Market Speed Bumps

If you’ve missed my previous posts on the Crash of May 6th, please go back and check them now – there are also many intelligent comments in the comment threads.  The Best Ten Minutes You Will Spend This Weekend, Canceling Trades, Possible Triggers & HFT, and WTF Stocks?
I want to take one more post to explain what one of the problems was during the crash – and I think this will help with potential solutions, and with understanding what went wrong.  First, we have a lot of different market centers now.  The market is fragmented.   That means that you can trade IBM on the NYSE, or alternative exchanges, ECNs (electronic networks) or dark pools.  Reg NMS “protects” the NBBO – national best bid or offer. That means that regardless of what exchange (I’ll use the term “exchange” instead of “market center” because it’s easier, although these alternative market centers are not all technically “exchanges”) you trade on, you have to trade at a price that is at least as good as the best bid or offer on all of the exchanges.  This is a good thing.
The NYSE, however, has a provision called LRP – Liquidity Replenishment Points – which is designed to act as a sort of market speed bump during times of significant price movements.  Many people are familiar with “trading curbs” we have for the major indices, which can result in altered or halted trading if the major indices move by a certain amount intraday.  Well, the LRP is like a trading curb for an individual stock – it temporarily changes the stock from automated electronic matching to specialist controlled matching – the NYSE specialist steps in and tries to slow things down a tad while he sources liquidity and tries to pair off orders.  In the NYSE’s own words:
“A volatility control built into the Display Book to curb wide price movements resulting from automatic executions and sweeps over a short period of time.   When triggered, LRPs automatically convert the market temporarily to “slow” or Auction Market only mode, allowing specialists, floor brokers and customers to supplement liquidity and respond to the stock’s volatility. “

This is also, potentially, a good thing.  If people are worried about automated electronic executions – and it’s pretty clear to me that people ARE worried – then the LRPs are a backup plan that take over in times of stress.  Interestingly, the trigger thresholds are not very large – they depend on the price of the stock in question and its average daily volume, but for a stock like IBM the LRP would be triggered with a move of only $1 (that’s not a $1 change on the day, it’s a $1 change in a hurry).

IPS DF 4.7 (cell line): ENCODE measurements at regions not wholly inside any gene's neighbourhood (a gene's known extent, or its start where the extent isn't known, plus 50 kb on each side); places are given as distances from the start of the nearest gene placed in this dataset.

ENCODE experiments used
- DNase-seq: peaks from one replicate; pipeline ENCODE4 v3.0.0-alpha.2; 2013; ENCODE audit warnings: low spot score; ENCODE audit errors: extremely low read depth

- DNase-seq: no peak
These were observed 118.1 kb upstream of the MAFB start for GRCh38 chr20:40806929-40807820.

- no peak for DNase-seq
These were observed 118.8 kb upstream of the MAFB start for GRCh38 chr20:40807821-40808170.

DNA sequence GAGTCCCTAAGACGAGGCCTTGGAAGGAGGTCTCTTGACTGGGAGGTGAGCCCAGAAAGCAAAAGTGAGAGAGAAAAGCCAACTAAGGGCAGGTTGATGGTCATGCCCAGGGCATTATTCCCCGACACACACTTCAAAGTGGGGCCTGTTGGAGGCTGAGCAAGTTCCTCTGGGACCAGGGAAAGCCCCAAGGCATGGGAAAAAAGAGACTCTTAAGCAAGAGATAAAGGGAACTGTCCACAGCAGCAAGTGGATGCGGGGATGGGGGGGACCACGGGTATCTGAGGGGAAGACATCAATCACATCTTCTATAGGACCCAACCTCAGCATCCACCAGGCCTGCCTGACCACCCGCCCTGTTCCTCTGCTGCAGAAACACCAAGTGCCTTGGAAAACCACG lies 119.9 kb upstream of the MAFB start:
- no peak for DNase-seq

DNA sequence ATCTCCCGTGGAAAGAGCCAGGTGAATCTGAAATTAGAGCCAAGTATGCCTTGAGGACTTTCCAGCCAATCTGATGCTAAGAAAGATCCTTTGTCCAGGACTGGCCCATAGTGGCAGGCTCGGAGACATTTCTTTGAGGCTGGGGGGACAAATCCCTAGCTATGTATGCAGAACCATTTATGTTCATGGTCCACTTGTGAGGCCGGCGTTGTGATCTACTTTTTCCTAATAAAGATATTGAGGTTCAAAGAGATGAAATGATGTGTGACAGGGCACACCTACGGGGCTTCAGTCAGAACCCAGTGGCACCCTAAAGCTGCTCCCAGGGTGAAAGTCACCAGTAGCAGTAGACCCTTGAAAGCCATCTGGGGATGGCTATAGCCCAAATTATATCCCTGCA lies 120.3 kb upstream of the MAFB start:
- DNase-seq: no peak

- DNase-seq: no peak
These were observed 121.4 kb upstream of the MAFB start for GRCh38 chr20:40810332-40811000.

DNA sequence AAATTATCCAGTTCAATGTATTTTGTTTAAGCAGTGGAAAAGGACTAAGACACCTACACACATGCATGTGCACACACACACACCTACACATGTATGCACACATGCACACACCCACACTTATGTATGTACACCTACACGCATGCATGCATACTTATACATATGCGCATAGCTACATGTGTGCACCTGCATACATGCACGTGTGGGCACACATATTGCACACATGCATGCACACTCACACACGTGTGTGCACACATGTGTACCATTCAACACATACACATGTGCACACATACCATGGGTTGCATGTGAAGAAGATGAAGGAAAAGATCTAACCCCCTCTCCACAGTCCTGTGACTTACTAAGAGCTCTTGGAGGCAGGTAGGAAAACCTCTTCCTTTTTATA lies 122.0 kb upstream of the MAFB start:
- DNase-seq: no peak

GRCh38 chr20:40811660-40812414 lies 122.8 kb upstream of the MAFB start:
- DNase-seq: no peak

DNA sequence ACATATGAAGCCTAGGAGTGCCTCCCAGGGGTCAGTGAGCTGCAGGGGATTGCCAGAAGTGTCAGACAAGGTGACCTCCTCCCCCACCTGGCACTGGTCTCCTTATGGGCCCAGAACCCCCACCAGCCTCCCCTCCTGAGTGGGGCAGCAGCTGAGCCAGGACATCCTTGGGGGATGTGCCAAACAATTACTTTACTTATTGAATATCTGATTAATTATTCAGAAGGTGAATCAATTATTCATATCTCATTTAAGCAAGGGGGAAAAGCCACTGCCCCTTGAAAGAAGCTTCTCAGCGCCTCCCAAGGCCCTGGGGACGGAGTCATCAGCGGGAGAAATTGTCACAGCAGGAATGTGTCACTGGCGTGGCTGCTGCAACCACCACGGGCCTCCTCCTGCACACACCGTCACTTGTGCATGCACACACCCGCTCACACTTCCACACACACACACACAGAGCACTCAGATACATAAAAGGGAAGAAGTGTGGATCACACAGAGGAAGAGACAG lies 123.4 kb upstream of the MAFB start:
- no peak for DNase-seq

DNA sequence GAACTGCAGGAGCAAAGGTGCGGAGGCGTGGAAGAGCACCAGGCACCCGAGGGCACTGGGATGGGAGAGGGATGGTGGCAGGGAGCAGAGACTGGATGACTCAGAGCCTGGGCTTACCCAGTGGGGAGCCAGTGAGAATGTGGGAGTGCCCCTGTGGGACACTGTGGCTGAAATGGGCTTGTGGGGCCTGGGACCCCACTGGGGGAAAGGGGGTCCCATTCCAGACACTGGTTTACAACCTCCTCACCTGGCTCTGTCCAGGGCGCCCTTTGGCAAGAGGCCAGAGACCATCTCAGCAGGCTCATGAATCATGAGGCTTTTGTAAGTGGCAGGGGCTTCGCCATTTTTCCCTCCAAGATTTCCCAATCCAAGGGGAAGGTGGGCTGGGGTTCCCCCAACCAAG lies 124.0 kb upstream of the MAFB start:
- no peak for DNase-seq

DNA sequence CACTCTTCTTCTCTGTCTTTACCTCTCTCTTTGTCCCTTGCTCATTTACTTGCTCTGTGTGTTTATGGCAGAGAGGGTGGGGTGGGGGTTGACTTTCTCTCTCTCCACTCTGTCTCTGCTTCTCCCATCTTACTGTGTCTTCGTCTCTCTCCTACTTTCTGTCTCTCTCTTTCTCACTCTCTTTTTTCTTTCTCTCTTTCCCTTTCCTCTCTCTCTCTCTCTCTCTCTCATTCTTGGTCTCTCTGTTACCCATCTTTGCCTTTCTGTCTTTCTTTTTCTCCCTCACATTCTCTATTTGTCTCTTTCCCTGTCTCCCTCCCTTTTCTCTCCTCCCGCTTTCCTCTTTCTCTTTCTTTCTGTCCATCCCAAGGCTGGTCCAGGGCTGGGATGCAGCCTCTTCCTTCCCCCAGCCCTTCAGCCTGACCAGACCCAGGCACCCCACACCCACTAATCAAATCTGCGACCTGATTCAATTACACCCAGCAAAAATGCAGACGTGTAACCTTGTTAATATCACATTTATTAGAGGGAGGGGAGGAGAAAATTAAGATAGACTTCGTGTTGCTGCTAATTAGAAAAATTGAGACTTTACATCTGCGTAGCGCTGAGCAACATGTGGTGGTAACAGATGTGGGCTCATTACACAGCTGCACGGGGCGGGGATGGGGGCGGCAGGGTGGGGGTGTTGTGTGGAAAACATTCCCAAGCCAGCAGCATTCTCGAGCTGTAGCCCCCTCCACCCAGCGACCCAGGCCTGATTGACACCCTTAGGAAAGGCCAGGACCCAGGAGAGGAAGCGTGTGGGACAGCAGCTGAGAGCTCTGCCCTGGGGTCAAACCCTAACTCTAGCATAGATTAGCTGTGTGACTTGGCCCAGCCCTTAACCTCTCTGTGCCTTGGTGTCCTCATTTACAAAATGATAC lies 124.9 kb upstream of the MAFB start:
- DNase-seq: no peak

There’s one key issue, though:  when the LRP is triggered, the NYSE’s quote (behind the scenes – you wouldn’t see it, but the market centers who “talk” to each other to make sure that you get the best price would see it)  gets a special tag on it, essentially labeling it as “slow,” and as a result it’s no longer protected by Reg NMS as part of the NBBO.    Essentially, all the other market centers and exchanges no longer have to honor the NYSE’s prices, and can simply trade “through” the NYSE’s bids. 
Now, this is a problem. If we’re going to have trading curbs in individual stocks, they need to be standardized across all trading venues!  Furthermore, it’s clear to me that since the NASDAQ wants to cancel trades that are out of line with prevailing prices, we do need individual stock curbs.  Why on earth should the trades be allowed to happen at all if they are then going go be canceled?  Be proactive – prevent the trades from happening in the first place! 
What’s funny is the back and forth between the exchanges in the aftermath.  From the NY Times:
“The absence of a unified system to halt trading in individual stocks led to bitter accusations between exchanges on Friday. Robert Greifeld, chief executive of Nasdaq OMX, appeared on CNBC to criticize the New York Stock Exchange for halting trading for up to 90 seconds in half a dozen stocks on Thursday.
“Stopping for 90 seconds in time of crisis is exactly equivalent to not picking up the phone,” Mr. Greifeld said.”
A few minutes later, Duncan L. Niederauer, chief executive of NYSE Euronext, responded in an interview on CNBC, blaming Nasdaq’s computers for continuing trading while the market was in free fall.
“These computers go out and just find the next bid they can find,” he said.
Mr. Niederauer acknowledged the need to introduce circuit-breakers along the lines of those already in place on the Big Board, and his views were echoed by some chief executives of the new exchanges.
I think it’s likely that we’ll see some sort of standardized individual stock trading curbs instituted as a result, which seems to be a pretty reasonable solution.  I can only hope that curbs will be temporary (and by that, I mean that they will be in place for only a short time after they are triggered) and balanced – so that they aren’t designed to put an extended halt to trading if stock prices fall, while continuing to allow trading if stock prices rise.  

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